Virginia State Senator Jennifer Wexton, right, speaks to people after her town hall meeting at the Rust Library on Saturday in Leesburg, VA. (Salwan Georges/The Washington Post)

State Sen. Jennifer Wexton (D-Loudoun) on Saturday tried to put Rep. Barbara Comstock (R) on the spot by holding a town hall meeting when the congresswoman has declined to do the same.

Wexton is one of eight Democrats competing for the nomination to challenge Comstock in Northern Virginia’s 10th District, the only potentially competitive midterm race in the Washington region.

If Wexton can defeat Comstock, Democrats say that she will do it in vote-rich Loudoun County, where she has been a state lawmaker and prosecutor.

About 50 people showed up at the Rust Library in Leesburg on a sunny afternoon for the sedate first of two town halls Wexton is holding as a candidate for Congress. The other will be held Aug. 31 at the Chantilly Library.

Attendees wrote questions on index cards during the hour-long event. Wexton stood at a lectern and flipped through the stack, answering questions on two-dozen subjects, including health care, transportation, foreign policy and education.

Residents listen to Virginia State Senator Jennifer Wexton during a town hall meeting at the Rust Library on Saturday in Leesburg, VA. (Salwan Georges/The Washington Post)

Democratic complaints that Comstock has not been accessible to constituents have grown in the months following the election, in which she won a second term by 6 points despite sharing a ballot with President Trump, who lost the district by 10.

Asked how she would be responsive to residents, Wexton said: “Well for one thing I’m here.” She added, “Call me, email me, I’m happy to meet with anyone and talk with you. . . . That’s what you’re supposed to do as a public servant.”

Comstock has said that she finds meeting with constituents on their turf or in small groups more productive than public town hall meetings.

On Friday, Comstock’s Facebook page posted a “Report on the August Work Period” giving an overview of her recent activities, including “meeting with hundreds of people every week.”

State GOP Chairman John Whitbeck said last week that he believes it would be unsafe for Comstock or any other member of Congress — some of whom are holding town halls during the August recess — to attend forums where they could be attacked physically.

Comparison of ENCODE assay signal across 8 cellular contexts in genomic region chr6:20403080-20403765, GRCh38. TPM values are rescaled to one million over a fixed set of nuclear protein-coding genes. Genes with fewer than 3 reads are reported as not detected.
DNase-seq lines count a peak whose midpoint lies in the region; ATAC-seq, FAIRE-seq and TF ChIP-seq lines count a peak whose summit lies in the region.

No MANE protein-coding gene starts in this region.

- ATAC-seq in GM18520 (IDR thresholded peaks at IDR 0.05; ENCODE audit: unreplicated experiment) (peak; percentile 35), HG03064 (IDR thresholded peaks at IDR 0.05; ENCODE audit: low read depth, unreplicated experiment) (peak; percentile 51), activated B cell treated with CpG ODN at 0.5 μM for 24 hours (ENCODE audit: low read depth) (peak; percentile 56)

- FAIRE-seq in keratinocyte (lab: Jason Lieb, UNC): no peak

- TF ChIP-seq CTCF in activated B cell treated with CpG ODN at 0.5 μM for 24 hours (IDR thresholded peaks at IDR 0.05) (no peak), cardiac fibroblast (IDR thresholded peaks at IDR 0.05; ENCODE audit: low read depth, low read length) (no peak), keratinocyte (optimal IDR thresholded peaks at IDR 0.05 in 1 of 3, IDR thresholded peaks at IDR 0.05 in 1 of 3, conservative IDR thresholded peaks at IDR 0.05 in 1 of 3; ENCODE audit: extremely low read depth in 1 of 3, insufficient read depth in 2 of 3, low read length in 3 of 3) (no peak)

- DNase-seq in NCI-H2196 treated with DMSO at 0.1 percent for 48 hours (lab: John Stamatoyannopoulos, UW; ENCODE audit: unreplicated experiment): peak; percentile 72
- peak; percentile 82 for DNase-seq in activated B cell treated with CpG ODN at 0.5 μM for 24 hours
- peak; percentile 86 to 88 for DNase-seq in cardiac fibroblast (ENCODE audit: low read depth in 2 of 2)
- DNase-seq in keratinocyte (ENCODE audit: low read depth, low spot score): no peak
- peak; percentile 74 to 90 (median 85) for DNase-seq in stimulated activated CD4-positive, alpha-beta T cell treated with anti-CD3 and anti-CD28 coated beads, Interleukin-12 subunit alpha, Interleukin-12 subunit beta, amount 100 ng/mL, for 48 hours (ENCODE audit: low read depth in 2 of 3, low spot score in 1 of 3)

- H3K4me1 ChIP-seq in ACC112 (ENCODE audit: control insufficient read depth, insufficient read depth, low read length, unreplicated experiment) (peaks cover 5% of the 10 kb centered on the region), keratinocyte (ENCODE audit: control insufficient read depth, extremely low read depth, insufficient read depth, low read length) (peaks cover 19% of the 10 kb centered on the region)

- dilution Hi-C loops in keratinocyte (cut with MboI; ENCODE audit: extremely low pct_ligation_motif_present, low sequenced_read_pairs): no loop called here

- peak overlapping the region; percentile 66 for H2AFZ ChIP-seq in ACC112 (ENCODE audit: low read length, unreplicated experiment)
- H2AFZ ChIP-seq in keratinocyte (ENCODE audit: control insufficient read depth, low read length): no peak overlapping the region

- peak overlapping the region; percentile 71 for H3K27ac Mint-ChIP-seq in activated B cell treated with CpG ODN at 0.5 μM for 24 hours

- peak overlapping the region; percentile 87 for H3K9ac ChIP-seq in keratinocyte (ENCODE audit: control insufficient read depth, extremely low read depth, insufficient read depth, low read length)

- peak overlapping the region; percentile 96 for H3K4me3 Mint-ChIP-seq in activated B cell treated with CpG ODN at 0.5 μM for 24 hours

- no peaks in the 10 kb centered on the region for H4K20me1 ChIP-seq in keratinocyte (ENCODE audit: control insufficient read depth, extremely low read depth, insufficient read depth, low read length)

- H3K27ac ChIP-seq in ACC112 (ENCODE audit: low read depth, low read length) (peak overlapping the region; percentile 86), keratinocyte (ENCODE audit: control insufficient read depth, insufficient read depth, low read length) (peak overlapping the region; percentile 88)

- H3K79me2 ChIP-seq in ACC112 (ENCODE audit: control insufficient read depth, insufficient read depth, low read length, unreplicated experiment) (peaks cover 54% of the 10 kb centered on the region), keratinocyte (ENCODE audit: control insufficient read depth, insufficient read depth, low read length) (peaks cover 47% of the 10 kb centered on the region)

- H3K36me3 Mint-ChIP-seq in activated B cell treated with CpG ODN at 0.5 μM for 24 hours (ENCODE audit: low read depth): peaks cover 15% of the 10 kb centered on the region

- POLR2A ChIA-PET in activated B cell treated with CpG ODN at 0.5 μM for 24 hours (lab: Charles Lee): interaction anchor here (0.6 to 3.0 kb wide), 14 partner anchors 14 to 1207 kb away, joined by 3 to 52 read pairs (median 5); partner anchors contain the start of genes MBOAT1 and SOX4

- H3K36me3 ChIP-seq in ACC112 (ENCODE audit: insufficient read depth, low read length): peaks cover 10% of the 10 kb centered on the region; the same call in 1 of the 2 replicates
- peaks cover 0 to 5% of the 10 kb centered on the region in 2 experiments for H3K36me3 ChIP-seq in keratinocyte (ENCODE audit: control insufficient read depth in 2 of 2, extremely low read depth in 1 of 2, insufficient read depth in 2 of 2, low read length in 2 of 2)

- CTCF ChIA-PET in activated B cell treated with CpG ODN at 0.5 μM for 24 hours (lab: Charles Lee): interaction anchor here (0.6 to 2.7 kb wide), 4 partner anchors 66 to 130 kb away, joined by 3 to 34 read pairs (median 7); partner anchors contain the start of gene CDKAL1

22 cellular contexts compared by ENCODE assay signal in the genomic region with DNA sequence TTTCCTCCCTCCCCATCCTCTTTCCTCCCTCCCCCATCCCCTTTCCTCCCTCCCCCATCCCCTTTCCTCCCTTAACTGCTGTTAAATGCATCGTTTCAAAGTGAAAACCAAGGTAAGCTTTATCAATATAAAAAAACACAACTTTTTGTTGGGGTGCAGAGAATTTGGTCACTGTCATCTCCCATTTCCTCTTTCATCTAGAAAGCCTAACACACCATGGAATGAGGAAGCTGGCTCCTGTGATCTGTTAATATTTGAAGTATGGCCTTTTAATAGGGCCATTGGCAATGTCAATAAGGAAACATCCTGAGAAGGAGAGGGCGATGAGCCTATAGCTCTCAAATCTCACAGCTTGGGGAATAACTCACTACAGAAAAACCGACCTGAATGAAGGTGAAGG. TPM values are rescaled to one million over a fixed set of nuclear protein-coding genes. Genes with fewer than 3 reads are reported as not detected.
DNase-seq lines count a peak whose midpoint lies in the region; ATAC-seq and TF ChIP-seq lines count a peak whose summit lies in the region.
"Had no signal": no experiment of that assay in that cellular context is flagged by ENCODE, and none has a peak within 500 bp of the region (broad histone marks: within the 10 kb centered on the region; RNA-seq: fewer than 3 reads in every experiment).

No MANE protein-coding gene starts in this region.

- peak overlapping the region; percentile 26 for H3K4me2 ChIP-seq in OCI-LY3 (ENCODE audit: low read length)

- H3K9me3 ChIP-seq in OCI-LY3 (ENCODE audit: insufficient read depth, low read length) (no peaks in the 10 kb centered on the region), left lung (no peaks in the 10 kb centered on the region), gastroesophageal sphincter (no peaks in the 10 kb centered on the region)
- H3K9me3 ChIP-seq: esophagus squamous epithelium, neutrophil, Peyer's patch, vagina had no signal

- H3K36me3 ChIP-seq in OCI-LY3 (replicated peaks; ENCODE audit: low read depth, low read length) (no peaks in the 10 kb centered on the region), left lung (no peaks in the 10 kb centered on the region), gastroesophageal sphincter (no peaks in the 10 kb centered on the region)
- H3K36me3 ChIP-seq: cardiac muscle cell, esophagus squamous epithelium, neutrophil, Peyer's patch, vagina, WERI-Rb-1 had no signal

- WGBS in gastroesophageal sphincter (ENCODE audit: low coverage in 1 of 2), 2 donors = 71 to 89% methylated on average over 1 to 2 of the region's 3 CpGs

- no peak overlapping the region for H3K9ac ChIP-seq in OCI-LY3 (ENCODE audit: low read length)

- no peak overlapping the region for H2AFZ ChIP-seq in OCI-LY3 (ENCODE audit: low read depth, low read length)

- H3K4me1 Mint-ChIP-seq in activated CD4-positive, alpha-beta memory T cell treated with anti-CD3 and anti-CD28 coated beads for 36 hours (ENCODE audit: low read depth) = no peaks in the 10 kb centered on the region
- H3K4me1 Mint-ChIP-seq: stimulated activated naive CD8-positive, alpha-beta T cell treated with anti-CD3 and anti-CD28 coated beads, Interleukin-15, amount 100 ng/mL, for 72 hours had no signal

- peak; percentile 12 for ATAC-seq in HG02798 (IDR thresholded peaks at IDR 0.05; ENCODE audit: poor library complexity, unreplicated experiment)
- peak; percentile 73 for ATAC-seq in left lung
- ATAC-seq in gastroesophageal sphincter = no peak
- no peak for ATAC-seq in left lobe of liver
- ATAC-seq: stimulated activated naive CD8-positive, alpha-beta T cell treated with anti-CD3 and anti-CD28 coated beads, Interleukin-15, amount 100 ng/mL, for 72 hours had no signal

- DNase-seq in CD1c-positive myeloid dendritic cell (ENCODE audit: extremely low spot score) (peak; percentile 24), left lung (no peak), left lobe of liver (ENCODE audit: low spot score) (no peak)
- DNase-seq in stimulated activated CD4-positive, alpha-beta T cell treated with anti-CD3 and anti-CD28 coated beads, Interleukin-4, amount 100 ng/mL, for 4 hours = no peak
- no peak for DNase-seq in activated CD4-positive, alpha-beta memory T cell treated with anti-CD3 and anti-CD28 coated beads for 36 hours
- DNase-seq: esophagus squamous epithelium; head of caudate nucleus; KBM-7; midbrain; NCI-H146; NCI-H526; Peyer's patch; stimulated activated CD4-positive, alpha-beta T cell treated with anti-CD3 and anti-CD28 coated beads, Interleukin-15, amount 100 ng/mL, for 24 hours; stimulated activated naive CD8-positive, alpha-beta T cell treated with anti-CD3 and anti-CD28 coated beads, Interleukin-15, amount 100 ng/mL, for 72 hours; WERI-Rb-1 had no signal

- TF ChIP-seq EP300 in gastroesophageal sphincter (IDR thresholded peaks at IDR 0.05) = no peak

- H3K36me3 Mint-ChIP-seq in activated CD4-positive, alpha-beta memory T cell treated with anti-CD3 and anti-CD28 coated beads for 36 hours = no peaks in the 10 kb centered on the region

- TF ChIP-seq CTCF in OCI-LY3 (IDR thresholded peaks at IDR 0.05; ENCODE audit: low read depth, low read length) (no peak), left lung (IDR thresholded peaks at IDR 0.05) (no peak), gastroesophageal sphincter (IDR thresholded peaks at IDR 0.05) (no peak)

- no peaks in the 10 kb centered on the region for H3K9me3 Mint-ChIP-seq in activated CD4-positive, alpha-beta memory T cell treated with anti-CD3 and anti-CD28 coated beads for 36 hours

“I’d be concerned for her safety at a town hall,” he said.

The National Republican Campaign Committee on Thursday released a list of 13 events that Comstock recently attended without seeing Wexton there.

“NRCC is not going to comment further on a low tier candidate who is lagging behind three of her Democrat competitors in fundraising,” NRCC spokeswoman Maddie Anderson said in a statement. After the town hall, Wexton declined to respond.

Many of the questions gave her a chance to talk about issues that she is comfortable with, while a few seemed designed as curveballs.

On natural-gas pipelines, she stopped short of opposing them outright but said that she worries about supporting fossil fuels over wind and solar power. She added that in the taking of property through eminent domain, the government must prove that the project is environmentally safe and for the public good.

One attendee noted that Loudoun has been ranked as one of the wealthiest counties in the nation, and asked Wexton which taxes she would increase.

“I’m not looking to increase taxes at this time or any time, really,” she said.

Another asked if she would vote for House Minority Leader Nancy Pelosi (D-Calif.) for speaker of the House if she wins and Democrats take control of the chamber.

“For how many of you is this one of your top concerns?” Wexton asked. No hands went up. She went on to say she hadn’t thought about it at all.

Asked about Trump, Wexton said that she opposes his choice of Betsy DeVos as education secretary and his disregard for sentencing reform.

“I want to give him a chance but he keeps showing us who he is,” she said. “He keeps showing us that he is a bigot, that he is not looking out for the interests of the entire country.”

Wexton, who came in fourth in fundraising in the recent campaign quarter, fielded a question about how she plans to combat Comstock’s fundraising muscle and her contention that she is accessible.

“We’ve got to fight back,” she said. “You’ve got to stand up to the bullies or they’re going to be empowered.”

During the town hall, a man tweeting as 20-year-old Andrew Bambrick said that he was turned away at the door. “So much for being open to the public,” he wrote.

Asked about the tweet after the event, Wexton said that she didn’t believe his account because, according to her campaign manager, Ray Rieling, Bambrick tried to enter the room 30 minutes early, while chairs were being set up, and was told he should return closer to the start time.

A man Rieling identified as Wexton’s usual Republican tracker — someone who gathers footage on the opposition in case they make any gaffes — was present and appeared to film the town hall, which was also streamed live on Facebook by the campaign. Attempts to reach Bambrick were unsuccessful.

Besides Wexton, Democratic candidates include educator Kimberly Adams; anti-human-trafficking activist Alison Kiehl Friedman; Army veteran Dan Helmer; retired Naval intelligence officer David B. Hanson; financial consultant Michael Pomerleano; school founder Deep Sran; and communications strategist Lindsey Davis Stover.

The district includes Loudoun County and parts of Fairfax and Prince William counties, as well as Clarke and Frederick counties to the west.